Colombia offered a generous premium Monday to lure investors into a US$1.5 billion 10-year-long bond deal amid worries about the price of oil, its main export.
The South American country, rated Baa2/BBB/BBB, launched the transaction at a final spread of 245bp over US Treasuries, a concession of around 30bp over its existing curve.
“It seems like a fairly healthy concession,” said a banker not involved in the trade, who had Colombia’s existing 4% 2024s quoted at a G-spread of 215bp at the close on Friday.
“People feel there is a fair amount of risk around oil.”
Demand for the deal reached US$3.5 billion, according to one investor who participated, allowing the sovereign to launch at the tight end of guidance of 250bp (plus or minus 5bp) and inside initial price thoughts of 262.5bp area.
Bank of America Merrill Lynch and Credit Suisse are the bookrunners on the deal, which was expected to price later on Monday.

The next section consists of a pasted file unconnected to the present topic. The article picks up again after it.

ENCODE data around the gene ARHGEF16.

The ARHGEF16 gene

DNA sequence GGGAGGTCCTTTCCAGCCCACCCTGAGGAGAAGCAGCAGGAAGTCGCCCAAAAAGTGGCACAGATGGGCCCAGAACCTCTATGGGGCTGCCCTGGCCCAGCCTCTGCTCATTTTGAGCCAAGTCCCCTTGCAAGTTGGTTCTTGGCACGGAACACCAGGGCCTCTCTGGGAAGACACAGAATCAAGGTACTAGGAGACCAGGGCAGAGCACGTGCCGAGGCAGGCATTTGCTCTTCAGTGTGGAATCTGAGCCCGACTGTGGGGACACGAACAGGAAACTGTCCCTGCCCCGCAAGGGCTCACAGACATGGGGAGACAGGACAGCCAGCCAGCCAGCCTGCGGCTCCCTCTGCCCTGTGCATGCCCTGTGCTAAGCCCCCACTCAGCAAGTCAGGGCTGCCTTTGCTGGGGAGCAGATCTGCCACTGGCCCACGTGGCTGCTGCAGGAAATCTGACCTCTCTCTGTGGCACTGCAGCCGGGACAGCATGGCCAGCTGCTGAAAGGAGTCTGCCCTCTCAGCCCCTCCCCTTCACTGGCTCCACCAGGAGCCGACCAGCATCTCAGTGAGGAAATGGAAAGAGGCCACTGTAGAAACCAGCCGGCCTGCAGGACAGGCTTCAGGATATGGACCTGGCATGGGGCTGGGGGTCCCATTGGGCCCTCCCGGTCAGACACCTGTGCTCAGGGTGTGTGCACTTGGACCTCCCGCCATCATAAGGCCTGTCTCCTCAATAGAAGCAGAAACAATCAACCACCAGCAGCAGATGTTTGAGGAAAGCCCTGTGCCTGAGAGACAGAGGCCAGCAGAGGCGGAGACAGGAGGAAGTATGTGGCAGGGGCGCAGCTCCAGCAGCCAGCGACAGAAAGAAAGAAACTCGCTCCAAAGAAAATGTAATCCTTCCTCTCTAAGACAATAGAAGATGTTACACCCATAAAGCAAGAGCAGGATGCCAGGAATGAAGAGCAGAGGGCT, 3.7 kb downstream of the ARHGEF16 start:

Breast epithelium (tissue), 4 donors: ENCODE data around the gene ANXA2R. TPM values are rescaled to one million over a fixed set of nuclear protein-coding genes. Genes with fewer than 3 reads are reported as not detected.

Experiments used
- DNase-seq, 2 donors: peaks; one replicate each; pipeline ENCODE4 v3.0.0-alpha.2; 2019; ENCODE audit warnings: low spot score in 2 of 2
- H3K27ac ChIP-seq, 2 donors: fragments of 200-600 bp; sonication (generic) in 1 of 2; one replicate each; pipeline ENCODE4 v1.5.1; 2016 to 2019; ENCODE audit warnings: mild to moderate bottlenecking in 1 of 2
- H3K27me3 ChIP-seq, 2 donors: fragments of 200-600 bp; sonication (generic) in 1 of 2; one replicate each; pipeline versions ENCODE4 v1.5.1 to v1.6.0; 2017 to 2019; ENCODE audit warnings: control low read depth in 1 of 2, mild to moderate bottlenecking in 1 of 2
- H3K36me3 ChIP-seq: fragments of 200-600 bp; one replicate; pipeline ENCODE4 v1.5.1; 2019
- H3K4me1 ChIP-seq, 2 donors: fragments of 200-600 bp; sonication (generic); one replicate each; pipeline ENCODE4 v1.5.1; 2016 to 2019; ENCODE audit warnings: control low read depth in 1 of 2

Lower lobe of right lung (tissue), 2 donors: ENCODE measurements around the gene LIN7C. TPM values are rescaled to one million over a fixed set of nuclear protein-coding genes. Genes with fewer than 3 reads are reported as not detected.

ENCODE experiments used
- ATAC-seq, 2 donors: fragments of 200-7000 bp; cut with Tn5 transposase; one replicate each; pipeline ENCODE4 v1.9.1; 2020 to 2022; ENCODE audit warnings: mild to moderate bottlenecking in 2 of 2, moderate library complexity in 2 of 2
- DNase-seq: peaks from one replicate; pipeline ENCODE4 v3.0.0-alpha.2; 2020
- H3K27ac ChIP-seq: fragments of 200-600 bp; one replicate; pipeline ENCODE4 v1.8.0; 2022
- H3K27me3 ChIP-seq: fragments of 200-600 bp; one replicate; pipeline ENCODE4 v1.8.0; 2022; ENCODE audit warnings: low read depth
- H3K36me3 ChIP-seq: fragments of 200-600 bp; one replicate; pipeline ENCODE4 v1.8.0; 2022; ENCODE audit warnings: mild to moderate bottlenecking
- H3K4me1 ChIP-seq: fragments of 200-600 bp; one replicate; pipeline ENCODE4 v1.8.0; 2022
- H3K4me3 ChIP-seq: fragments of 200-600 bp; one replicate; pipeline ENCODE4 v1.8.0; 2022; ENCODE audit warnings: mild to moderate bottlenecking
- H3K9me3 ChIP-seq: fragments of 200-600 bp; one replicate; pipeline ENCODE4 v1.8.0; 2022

Colombian assets have been hit hard by the tumble in the price of crude oil, with local assets bearing the brunt of the sell-off.
The peso has lost 26% of its value so far this year, while the main stock index has dropped by more than 17%.
US dollar-denominated bonds such as the sovereign’s 2024s, on the other hand, are down by only roughly 3% year-to-date.
“We like Colombia as a credit and probably it has been beaten up a little more than it deserves,” a second investor evaluating the sovereign told IFR.
“But there is other stuff that is cheaper than the sovereign, and we are already overweight.”
Colombia posted annual GDP growth of 3% in the second quarter, but the economic outlook remains challenging, according to a note Monday from GlobalSource Partners.
“Economic recovery will be limited by slow-growing external demand, low commodity prices, lower liquidity and uncertainty in financial markets,” the note said.
(Reporting by Davide Scigliuzzo; Editing by Paul Kilby and Marc Carnegie)